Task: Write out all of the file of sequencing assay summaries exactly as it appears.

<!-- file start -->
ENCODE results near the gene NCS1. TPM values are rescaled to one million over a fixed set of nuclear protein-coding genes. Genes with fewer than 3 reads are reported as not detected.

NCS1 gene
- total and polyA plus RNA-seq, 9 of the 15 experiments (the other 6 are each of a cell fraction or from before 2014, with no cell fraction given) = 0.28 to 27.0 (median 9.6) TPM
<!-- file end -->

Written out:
ENCODE results near the gene NCS1. TPM values are rescaled to one million over a fixed set of nuclear protein-coding genes. Genes with fewer than 3 reads are reported as not detected.

NCS1 gene
- total and polyA plus RNA-seq, 9 of the 15 experiments (the other 6 are each of a cell fraction or from before 2014, with no cell fraction given) = 0.28 to 27.0 (median 9.6) TPM